Wednesday, May 30, 2007

dinner and kids

A couple of things:

1. It's not so much that I am bored (I have plenty to do and plenty to read), but I'm a little confused as to why the mass of promised invitations to dinner have yet to materialize. On the first day practically everyone I met promised that they would have me over, but so far I haven't gotten any invitations (aside from the people I live with). Hmm. Time is ticking, eh? I suppose I could do the sneaky thing that bad pastors do and slip it in a prayer somewhere, [begin Brother Maynard voice from Holy Grail] "Almighty God, we give thanks to thee for all the people who have issued preliminary invitations to thy servant, knowing in thy mercy that thou shalt remind them of the fruits of bearing false witness..."

2. This week's task is childish--err, for children? Do you have to be childish to do a children's sermon? Anyway, I have to start doing children's sermons, and I also have to get ready to teach the 5th graders at VBS in a couple of weeks. I've never done a children's sermon, and I haven't really seen them done in the last couple of decades, so I'm starting from the model that Matt (the pastor) has given the past couple of weeks. This week is odd--there's a guest musical group and we're honoring the graduates, so there's no sermon, but there is Communion. Right now I'm thinking I'll talk to the kids about Communion. If I were exceptionally bold (and I'm not) I would find a way to tell them about Athanasius, but as it stands I'll be lucky to get in even the weakest form of "you are what you eat."


Leah Skaggs, M.Div. '09 said...

You must let us know how this goes. Working with kids is easy. Just channel your inner C.S. Lewis and you will be great. (WWJD..."What would Jack do?")It works for me every time. Was your girlfriend at Anathoth yesterday? I really think she is so amazing - we had a Sager class together.

cindylou said...

Athanasius in a children's sermon... now that is something that would cross only your mind ;-)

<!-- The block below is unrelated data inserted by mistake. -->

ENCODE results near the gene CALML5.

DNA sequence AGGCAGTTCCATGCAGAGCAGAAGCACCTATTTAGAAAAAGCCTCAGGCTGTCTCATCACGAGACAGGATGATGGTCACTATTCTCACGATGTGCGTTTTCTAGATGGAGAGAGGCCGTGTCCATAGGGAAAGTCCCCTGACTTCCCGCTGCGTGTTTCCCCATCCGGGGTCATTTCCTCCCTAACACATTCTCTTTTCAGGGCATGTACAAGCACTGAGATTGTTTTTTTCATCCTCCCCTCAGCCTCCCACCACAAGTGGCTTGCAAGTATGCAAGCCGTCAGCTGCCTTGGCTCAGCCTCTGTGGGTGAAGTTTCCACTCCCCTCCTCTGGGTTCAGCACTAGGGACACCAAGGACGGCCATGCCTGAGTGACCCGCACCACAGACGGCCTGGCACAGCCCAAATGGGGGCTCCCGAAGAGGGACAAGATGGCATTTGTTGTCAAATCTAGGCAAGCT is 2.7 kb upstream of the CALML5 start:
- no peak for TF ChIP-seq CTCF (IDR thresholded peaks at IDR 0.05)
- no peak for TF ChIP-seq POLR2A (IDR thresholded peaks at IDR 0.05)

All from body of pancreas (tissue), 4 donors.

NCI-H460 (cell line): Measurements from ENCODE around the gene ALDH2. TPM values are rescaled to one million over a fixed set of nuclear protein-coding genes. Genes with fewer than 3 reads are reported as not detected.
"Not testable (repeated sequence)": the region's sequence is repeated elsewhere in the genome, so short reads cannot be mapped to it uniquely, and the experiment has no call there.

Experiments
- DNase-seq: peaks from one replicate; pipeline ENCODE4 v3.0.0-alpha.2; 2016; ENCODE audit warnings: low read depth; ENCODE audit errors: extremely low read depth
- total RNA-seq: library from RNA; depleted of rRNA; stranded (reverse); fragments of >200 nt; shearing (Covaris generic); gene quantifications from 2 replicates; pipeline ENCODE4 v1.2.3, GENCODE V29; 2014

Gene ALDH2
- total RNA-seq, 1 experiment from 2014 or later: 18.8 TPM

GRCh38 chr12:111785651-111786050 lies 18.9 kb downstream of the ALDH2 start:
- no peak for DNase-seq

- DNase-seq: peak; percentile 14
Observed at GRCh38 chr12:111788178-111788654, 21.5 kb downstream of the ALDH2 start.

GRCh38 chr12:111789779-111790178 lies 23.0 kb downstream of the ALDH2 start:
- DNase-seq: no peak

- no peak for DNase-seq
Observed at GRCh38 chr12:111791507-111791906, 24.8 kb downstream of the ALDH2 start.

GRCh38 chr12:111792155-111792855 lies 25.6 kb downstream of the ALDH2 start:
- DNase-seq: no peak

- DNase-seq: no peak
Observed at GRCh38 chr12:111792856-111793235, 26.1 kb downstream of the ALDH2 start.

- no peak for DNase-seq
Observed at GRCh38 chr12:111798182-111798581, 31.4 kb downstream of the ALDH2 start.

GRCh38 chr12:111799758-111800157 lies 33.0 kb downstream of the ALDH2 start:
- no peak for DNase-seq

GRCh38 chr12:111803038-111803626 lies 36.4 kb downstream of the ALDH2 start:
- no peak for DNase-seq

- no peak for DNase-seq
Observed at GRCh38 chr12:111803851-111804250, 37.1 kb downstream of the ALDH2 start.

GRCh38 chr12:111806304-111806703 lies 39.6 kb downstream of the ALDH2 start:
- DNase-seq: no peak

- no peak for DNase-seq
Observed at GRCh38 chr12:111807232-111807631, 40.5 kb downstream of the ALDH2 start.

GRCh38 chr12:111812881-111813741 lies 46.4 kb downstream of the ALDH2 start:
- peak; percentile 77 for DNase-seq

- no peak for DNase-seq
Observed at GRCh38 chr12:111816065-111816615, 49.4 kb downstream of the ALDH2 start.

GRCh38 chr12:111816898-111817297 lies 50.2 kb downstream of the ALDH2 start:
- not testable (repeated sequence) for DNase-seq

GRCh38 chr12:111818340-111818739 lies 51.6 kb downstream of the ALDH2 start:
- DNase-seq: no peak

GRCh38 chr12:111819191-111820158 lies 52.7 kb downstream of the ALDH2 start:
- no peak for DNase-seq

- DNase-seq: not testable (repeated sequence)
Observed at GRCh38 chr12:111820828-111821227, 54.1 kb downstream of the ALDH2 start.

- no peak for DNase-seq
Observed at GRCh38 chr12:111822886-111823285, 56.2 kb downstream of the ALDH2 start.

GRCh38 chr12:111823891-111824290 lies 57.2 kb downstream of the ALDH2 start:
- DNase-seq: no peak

Anonymous said...

Of course it crossed my mind! Because, honestly, I would have loved hearing about Athanasius as a kid. I loved funny names. Not that I would have necessarily understood the theological nuances... I guess my hope would be simply--especially for these Methodist kids--to talk about the saints as if they are a normal part of church life. It's not so much a question about content so much as name recognition.

But anyway, I still probably won't mention any theologians. I'll have to try what Leah says and channel my inner C.S. Lewis.

Anonymous said...

Clarify: these rural Methodist kids.

I caught that and wanted to make sure it didn't come across as a slam on Methodists. But this is definitely the sort of culture where the only thing that matters is the Bible, and so it seems important to me to constantly talk about the life of the church, not simply this or that verse.

Some_myrrh said...

Cokesbury has a series called Forbid Them Not, a lectionary-based children's sermon guide. It tells you how kids at different developmental ages are likely to hear the different texts, so you have a level place to start. It also has worksheets to copy and pass out if you're inclined. I used the Forbid Them Not set as a resource back when I was a UMCer. You may borrow them if you want. Really, with kids, if you just get them to move around, they'll go along with whatever you suggest. "Who likes frogs?" They raise their hands, someone says, "My brother, one time my brother caught a frog." Another kid says, "I saw a frog on the sidewalk." "Daddy said the frog on the road was dead." "Frongs eat bugs." Once they calm down, you go on. Frogs live in water and on the ground. They swim in the water and hop on the ground. Can you hop like a frog? Wildness and laughter ensues. Then your point... I'm sure you can find loads of theological parallels.

I think you'll probably be an awesome children's sermoneer, because you actually think about why things matter. That you care enough to express the love you see in different texts and theological questions is equipment enough to preach to any age.

Anonymous said...

Thanks, Summer. I'm working on it. I think the first one went well--my object lesson with blue celery wasn't too successful though. In any case it was worth it to serve them Communion shortly after. If only adults took it as seriously and had such wonder on their faces as these kids did!

And thanks for the resource recommendations. I think that's what Timothy sent via Meredith for me to look at. But I haven't spent much time with them yet.